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EXCLUSIVE - One year later: SGInnovate continues to nurture deep tech startup ecosystem in Singapore

EXCLUSIVE – One year later: SGInnovate continues to nurture deep tech startup ecosystem in Singapore

SGInnovate
was launched in November 2016 as a private limited company wholly owned by the
Singapore Government to support and develop the deep tech startup ecosystem in
Singapore.

As reported
earlier
, SGInnovate does so by investing in deep tech startups, helping
them source talent and finding early adopter customers for them. It aims to
leverage off Singapore’s strengths in academia and scientific research and
create globally relevant companies by filling a gap in “business-building”
capabilities.

At
the recent EmTech Asia 2018, Founding CEO of SGInnovate Steve Leonard gave a
presentation on the development of deep tech and how to bridge the gap from
research to commercialisation.

To
learn about the journey of SGInnovate and its role in the Singapore startup
ecosystem, OpenGov had a conversation with Mr Steve Leonard at EmTech Asia.

In
its first year of establishment since late 2016, SGInnovate had achieved
several milestones including the completion of equity investments in 15 deep
tech startups, generation of 400 potential customer leads for early-stage
companies and built a network of more than 1,000 technical individuals
interested in joining early-stage tech companies.

In
last November, SGInnovate unveiled its Deep
Tech Nexus Strategy
to further strengthen deep tech startup ecosystem in
Singapore through adding tangible value in the two key areas of human capital
and investment
capital
for startups. Artificial intelligence (AI), blockchain and, medtech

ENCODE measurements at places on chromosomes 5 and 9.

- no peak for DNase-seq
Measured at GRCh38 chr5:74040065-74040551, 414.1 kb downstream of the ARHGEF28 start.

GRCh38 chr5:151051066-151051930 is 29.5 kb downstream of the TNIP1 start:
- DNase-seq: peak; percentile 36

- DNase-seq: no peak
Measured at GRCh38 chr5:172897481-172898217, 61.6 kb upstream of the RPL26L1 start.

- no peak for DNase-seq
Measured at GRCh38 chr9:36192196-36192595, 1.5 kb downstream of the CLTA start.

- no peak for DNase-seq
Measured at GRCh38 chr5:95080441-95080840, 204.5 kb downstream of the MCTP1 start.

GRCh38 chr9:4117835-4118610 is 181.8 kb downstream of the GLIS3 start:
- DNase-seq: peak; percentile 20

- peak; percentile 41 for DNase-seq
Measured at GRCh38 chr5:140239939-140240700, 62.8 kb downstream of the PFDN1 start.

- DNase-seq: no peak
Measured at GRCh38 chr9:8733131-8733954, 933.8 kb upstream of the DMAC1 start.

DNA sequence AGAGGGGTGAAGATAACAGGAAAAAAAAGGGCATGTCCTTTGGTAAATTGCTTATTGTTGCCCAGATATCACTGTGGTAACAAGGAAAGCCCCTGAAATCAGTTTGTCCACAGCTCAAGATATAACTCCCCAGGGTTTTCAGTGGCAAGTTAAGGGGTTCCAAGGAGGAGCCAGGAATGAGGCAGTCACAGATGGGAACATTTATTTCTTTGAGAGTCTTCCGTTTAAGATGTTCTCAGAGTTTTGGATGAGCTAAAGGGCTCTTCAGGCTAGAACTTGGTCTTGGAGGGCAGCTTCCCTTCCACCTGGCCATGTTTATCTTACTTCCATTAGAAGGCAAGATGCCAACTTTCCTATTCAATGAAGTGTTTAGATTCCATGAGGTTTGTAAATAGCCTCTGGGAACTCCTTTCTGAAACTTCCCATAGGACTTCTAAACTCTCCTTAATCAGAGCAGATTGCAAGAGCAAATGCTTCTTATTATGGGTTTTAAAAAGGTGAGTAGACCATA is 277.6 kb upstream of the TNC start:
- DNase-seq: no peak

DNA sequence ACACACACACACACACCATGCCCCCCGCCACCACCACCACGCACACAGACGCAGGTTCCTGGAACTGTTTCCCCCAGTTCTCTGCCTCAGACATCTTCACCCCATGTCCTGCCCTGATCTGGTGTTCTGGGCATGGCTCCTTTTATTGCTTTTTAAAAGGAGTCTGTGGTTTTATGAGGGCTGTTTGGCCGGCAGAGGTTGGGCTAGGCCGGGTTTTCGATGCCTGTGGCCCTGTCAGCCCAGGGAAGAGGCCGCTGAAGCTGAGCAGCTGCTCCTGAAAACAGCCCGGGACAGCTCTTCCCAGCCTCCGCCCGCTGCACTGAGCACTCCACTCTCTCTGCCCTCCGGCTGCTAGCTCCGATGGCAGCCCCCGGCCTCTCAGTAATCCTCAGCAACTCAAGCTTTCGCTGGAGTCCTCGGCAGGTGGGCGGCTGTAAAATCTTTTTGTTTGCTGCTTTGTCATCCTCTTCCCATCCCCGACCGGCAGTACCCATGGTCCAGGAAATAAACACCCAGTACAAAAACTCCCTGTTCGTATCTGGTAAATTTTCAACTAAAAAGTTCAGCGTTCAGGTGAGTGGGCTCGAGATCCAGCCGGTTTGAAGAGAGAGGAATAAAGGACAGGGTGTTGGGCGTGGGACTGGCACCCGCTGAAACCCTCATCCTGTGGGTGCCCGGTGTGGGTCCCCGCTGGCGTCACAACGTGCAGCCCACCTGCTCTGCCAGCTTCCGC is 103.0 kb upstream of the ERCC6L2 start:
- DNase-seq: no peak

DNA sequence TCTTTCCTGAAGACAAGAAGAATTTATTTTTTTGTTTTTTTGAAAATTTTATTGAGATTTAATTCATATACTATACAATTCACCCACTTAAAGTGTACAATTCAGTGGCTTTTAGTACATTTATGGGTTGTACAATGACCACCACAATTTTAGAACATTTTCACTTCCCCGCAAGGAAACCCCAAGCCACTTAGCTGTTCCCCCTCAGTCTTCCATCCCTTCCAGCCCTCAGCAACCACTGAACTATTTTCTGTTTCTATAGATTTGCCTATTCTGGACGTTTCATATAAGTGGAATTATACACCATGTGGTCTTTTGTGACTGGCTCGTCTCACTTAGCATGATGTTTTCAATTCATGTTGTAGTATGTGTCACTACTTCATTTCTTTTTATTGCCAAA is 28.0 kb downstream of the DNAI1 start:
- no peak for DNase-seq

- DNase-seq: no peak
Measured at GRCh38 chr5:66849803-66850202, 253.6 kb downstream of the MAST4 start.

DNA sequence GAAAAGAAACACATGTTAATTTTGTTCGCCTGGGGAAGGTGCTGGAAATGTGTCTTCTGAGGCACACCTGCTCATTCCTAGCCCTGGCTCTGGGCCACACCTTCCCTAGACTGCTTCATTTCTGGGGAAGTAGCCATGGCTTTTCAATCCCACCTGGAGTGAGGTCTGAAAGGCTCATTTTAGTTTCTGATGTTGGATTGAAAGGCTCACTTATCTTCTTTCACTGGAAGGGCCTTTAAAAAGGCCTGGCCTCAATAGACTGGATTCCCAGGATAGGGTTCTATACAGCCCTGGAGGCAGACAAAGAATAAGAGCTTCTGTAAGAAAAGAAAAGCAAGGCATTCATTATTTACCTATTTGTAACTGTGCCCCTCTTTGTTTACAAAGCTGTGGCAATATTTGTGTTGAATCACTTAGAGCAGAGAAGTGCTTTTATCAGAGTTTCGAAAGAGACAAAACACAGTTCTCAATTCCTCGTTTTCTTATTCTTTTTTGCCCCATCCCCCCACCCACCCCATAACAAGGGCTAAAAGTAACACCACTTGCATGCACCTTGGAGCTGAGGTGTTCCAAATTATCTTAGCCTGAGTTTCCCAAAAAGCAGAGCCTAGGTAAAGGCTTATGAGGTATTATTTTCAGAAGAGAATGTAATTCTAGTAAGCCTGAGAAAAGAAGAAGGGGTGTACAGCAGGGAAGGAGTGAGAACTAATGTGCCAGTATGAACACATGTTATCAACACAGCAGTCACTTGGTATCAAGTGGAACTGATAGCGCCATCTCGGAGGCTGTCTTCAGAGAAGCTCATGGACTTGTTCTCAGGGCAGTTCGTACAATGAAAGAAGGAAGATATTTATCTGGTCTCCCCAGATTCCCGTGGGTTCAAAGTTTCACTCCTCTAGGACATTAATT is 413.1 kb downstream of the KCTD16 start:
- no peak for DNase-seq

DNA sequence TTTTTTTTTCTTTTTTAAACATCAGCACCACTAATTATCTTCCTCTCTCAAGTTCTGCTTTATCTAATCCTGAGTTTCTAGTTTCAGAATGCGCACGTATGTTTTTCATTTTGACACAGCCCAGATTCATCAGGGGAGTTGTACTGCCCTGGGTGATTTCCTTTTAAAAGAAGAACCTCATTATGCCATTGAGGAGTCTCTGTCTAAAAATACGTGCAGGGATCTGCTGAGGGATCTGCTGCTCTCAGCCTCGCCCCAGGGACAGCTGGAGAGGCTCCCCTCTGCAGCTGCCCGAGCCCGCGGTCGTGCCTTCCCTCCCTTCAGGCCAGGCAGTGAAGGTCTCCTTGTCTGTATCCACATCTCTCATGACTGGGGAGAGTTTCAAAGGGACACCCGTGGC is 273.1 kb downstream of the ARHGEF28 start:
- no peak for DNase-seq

have been selected as key areas of focus. During the interview, Mr Leonard also
touched on SGInnovate’s interest in these technologies.

According
to Mr Leonard, SGInnovate is interested in how these emerging technologies can
affect important markets such as healthcare, transportation and energy sectors.

“For
example, in healthcare, AI, blockchain, and medtech can develop in various
directions.” Said Mr Leonard.

Mr
Leonard also shared that SGInnovate is focusing more on the bigger picture,
rather than specific applications of these emerging technologies of AI,
blockchain, and medtech.

“We
(referring to SGInnovate) don’t think so much about solving specific problems.
Instead of finding a solution to medical records management using blockchain,
we think about what the role of blockchain is in the future of healthcare,” he
said.

 “Though we are not sure where technology might
lead us, part of our job is to bring together ideas forward, just to experiment
in each of these domains,” he added.

As
more people realise the potential applications of AI and blockchain, some worry
that the hype around emerging technologies will lead these technologies to
become solutions in search of a problem.

However,
Mr Leonard saw the increased attention and discussion positively, as part of
SGInnovate’s goal is to encourage thinking and experimenting.

“If we
worry too much about hype or protecting against hype, or making sure that it is
something more practical, we might miss something,” he commented.

To
ensure that innovations are valuable solutions to real problems, SGInnovate looks
to the venture capital community and investors to help decide what technology
is worth investing into.

“What
the team wants to focus on is getting ideas, as many as possible, out in the
open and then the natural processes will decide what will survive and what will
not,” he explained.

Innovation
and breakthroughs would not be possible without some degree of risk-taking. As
such, part of SGInnovate’s role in building a deep tech startup ecosystem in